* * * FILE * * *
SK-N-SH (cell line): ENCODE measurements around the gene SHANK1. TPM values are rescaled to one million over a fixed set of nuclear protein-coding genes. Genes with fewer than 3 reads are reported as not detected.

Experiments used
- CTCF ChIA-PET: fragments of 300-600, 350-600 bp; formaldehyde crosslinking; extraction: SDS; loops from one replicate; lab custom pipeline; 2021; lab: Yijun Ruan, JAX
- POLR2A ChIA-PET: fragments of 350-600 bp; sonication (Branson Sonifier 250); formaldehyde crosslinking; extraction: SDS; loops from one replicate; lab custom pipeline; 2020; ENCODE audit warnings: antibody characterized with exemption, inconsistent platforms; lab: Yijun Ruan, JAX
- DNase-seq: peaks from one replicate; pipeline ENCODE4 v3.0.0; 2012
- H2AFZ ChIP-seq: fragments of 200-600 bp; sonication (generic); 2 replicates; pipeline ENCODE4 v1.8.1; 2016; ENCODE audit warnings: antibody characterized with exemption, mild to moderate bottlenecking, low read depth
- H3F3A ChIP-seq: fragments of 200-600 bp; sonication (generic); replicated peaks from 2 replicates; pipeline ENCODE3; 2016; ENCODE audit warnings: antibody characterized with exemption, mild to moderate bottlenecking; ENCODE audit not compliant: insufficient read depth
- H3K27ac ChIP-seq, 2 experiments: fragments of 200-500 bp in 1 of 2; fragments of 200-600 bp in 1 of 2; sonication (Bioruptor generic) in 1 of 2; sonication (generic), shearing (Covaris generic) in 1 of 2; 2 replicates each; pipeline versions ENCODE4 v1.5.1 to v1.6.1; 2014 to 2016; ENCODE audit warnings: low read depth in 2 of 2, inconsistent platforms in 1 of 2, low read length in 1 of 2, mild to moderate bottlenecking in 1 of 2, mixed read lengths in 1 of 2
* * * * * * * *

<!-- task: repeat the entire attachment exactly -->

SK-N-SH (cell line): ENCODE measurements around the gene SHANK1. TPM values are rescaled to one million over a fixed set of nuclear protein-coding genes. Genes with fewer than 3 reads are reported as not detected.

Experiments used
- CTCF ChIA-PET: fragments of 300-600, 350-600 bp; formaldehyde crosslinking; extraction: SDS; loops from one replicate; lab custom pipeline; 2021; lab: Yijun Ruan, JAX
- POLR2A ChIA-PET: fragments of 350-600 bp; sonication (Branson Sonifier 250); formaldehyde crosslinking; extraction: SDS; loops from one replicate; lab custom pipeline; 2020; ENCODE audit warnings: antibody characterized with exemption, inconsistent platforms; lab: Yijun Ruan, JAX
- DNase-seq: peaks from one replicate; pipeline ENCODE4 v3.0.0; 2012
- H2AFZ ChIP-seq: fragments of 200-600 bp; sonication (generic); 2 replicates; pipeline ENCODE4 v1.8.1; 2016; ENCODE audit warnings: antibody characterized with exemption, mild to moderate bottlenecking, low read depth
- H3F3A ChIP-seq: fragments of 200-600 bp; sonication (generic); replicated peaks from 2 replicates; pipeline ENCODE3; 2016; ENCODE audit warnings: antibody characterized with exemption, mild to moderate bottlenecking; ENCODE audit not compliant: insufficient read depth
- H3K27ac ChIP-seq, 2 experiments: fragments of 200-500 bp in 1 of 2; fragments of 200-600 bp in 1 of 2; sonication (Bioruptor generic) in 1 of 2; sonication (generic), shearing (Covaris generic) in 1 of 2; 2 replicates each; pipeline versions ENCODE4 v1.5.1 to v1.6.1; 2014 to 2016; ENCODE audit warnings: low read depth in 2 of 2, inconsistent platforms in 1 of 2, low read length in 1 of 2, mild to moderate bottlenecking in 1 of 2, mixed read lengths in 1 of 2